Reaping the Benefits

Ben Chaplin explains some of the initiatives coming from HMRC that accountants need to be aware of:

There is a continuing drive to make the taxpayer more responsible for both the accuracy of the information provided to HMRC and when such information must be provided. This will culminate with the introduction of Making Tax Digital, for which little practical information is available at present. This article provides an overview of some of the changes introduced so far that affect employers and especially small companies.



Forms P11D – Reporting taxable expenses and benefits

The most important change was introduced by Finance Act 2015 whereby employers must self-regulate which expenses payments are allowable for tax purposes with effect from 6 April 2016.

Forms P11D, up to and including 2015/16, had to include benefits and all expenses paid to or for an employee, irrespective of whether they were allowable expenses or not (subject to dispensations being obtained).

For forms P11D from 2016/17, only taxable benefits and expenses are shown. The relevant legislation is contained in S289A to S289E ITEPA 2003. All existing dispensations ceased to have effect and instead employers must apply to HMRC for ‘bespoke arrangements’.

HMRC has a table of exempt benefits and expenses in their Employment Income Manual at page EIM21241.

These changes save time for HMRC, not the employer. HMRC can now amend PAYE codes (or raise ‘simple assessments’) knowing that P11D entries are fully taxable and are not subject to a later expenses claim. Conversely, the employer has the obligation to ensure they know which expenses are allowable and which are taxable – not always a straightforward matter. In addition, the employer will be expected to have accurate record-keeping arrangements in place to substantiate their decisions.

Extra care will need to be taken regarding cash expenses, for example travel and subsistence. HMRC are known

to maintain that non-allowable cash payments are subject to PAYE as pay and should not appear on form P11D.

No doubt future HMRC PAYE reviews will include increased interest in this area.



Trivial benefits

In order to help the employer with the above P11D obligations, Finance Act 2016 introduced s323A ITEPA 2003, which sets out a welcome statutory exemption for trivial benefits. Not surprisingly there are conditions that are broadly as follows (and note particularly the no employment reward condition):

  • the cost of providing the benefit does not exceed £50.
  • the benefit is not cash or a cash voucher.
  • the employee is not entitled to the benefit as part of any contractual obligation.
  • the benefit is not provided in reward for services performed by the employee.
  • the benefit to a close company director/office holder (or a member of their family or household) is capped at a total cost of £300 in the tax year.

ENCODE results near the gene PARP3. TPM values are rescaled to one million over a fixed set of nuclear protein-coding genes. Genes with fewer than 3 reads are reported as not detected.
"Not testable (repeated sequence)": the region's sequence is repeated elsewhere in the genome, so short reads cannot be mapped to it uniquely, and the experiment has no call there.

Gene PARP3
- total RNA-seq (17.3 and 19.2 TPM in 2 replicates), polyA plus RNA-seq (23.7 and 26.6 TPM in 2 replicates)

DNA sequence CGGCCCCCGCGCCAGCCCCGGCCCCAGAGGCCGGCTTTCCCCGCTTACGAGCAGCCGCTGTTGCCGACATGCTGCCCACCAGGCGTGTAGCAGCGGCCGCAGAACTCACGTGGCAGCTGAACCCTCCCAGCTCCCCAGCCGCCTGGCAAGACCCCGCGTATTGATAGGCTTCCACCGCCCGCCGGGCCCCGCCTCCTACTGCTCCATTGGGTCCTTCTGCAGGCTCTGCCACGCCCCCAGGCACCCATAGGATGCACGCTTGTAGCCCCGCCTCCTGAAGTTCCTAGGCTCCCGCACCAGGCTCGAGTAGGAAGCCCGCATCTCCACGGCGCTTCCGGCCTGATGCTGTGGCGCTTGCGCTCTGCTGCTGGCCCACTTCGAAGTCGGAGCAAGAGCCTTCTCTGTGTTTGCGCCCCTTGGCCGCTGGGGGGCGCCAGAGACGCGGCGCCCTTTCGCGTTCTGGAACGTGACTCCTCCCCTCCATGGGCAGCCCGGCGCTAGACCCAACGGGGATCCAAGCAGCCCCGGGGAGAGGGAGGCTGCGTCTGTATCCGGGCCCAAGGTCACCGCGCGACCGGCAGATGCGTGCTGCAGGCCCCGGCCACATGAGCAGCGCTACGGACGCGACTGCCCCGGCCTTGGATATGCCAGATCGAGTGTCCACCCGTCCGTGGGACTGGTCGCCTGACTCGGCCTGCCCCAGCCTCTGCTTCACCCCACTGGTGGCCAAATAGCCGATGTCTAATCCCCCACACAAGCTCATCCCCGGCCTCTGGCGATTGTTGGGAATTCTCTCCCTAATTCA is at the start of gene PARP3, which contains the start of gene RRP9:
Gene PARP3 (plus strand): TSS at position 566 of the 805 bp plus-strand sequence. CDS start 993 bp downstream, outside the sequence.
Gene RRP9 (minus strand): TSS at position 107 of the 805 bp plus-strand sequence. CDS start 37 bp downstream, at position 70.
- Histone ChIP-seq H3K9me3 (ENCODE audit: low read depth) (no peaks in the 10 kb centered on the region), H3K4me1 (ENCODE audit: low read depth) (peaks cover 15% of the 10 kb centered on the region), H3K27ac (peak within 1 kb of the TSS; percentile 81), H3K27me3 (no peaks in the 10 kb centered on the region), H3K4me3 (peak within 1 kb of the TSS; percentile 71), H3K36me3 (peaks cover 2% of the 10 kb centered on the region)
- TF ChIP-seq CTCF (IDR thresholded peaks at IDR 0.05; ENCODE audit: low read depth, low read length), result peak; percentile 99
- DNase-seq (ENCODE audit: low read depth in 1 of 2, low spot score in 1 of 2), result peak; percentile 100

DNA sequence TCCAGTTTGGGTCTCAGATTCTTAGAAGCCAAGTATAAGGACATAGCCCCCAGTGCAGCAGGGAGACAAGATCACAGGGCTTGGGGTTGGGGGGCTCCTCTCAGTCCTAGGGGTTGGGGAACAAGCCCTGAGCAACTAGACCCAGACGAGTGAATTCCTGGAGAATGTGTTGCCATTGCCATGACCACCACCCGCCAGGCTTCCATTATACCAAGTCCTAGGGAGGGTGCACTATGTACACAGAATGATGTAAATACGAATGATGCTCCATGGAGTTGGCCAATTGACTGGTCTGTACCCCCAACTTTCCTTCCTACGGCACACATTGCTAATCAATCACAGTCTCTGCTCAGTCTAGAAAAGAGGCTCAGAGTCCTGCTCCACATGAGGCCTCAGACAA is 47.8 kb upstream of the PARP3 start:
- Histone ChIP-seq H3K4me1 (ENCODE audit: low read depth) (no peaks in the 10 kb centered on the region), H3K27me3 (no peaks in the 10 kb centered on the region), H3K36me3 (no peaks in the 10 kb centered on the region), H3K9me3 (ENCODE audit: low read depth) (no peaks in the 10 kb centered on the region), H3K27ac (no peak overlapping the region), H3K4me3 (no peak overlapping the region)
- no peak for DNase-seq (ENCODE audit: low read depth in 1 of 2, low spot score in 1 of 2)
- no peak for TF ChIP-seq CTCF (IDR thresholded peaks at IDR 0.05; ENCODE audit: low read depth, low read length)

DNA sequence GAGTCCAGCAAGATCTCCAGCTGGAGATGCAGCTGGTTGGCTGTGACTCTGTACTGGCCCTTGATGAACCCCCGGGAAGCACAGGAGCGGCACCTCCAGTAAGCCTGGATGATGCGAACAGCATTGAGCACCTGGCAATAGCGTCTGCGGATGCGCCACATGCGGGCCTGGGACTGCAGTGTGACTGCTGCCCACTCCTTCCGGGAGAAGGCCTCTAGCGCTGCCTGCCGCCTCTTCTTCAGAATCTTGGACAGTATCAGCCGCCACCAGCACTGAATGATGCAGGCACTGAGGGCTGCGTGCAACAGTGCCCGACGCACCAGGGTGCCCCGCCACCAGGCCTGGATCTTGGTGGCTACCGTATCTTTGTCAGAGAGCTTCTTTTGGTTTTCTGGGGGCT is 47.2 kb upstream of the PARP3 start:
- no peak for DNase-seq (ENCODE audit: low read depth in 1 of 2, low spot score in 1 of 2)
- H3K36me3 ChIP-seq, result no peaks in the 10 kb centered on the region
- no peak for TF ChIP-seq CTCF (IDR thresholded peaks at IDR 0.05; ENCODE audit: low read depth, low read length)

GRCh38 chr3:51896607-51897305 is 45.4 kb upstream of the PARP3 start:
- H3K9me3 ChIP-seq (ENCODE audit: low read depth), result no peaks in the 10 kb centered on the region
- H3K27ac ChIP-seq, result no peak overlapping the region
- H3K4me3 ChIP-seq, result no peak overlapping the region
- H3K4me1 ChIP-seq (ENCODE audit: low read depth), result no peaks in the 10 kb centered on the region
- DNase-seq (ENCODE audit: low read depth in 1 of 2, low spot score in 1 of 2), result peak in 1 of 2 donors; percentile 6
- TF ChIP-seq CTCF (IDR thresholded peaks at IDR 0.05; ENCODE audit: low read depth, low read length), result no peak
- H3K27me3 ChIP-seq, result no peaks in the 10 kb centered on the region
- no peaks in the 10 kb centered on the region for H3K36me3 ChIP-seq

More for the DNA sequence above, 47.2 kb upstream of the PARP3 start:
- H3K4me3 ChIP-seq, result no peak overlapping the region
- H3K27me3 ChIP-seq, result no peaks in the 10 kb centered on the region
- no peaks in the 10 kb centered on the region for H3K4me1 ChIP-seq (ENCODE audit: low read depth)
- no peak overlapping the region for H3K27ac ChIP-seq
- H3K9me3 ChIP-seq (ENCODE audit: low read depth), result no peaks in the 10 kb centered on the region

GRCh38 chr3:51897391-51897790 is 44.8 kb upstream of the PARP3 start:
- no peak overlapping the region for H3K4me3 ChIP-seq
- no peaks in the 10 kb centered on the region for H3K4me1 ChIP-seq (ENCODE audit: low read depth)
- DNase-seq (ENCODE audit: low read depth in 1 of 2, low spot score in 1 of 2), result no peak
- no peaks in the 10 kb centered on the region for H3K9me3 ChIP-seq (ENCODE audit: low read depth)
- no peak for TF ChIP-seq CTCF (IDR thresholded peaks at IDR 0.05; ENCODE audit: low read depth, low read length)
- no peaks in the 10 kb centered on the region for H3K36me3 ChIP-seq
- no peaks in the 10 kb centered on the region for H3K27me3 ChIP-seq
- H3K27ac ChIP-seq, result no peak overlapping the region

This exemption is clearly aimed at gifts on events such as birthdays, weddings, Christmas, etc. Employers should be very careful if they attempt to use the exemption for anything else.



Making good of benefits in kind

The rules determining when an employee ‘makes good’ a benefit by reimbursement, etc., were always overly complicated. There were different rules for different benefits and some benefits had no specific rules at all leading to much confusion and cases being heard before the Tribunals.

Clause 1 of the second Finance Bill 2017 (still a Bill at the time of writing this article) introduces simplification from 6 April 2017 so that an employee must make good any benefit in kind by 6 July after the tax year in which the benefit arises. Note that the changes only affect benefits in kind under Chapters 4 to 10 of Part 3 ITEPA 2003, not expenses payments under Chapter 3.

For example, an employer may provide a company car or van to an employee in 2017/18 and pay all for fuel costs. The employee will have to make good all private fuel costs by 6 July 2018 in order to avoid a fuel benefit charge.

The draft legislation does not introduce a new definition of ‘making good’, and so the existing meaning continues to apply. HMRC state in their Employment Income Manual at page EIM21120: “Usually the employee will ‘make good’:

  • by a direct payment, or
  • by deduction from salary, or
  • by a suitable debit to the employee’s current account in the employer’s books and records.

Any of these methods is acceptable.”

This change should also be borne in mind when preparing the annual company accounts for smaller companies. Benefits in kind cannot be ‘made good’ by journal entries to the director’s loan account after the 6 July statutory deadline.

  • Ben Chaplin is Managing Director of CronerTaxwise

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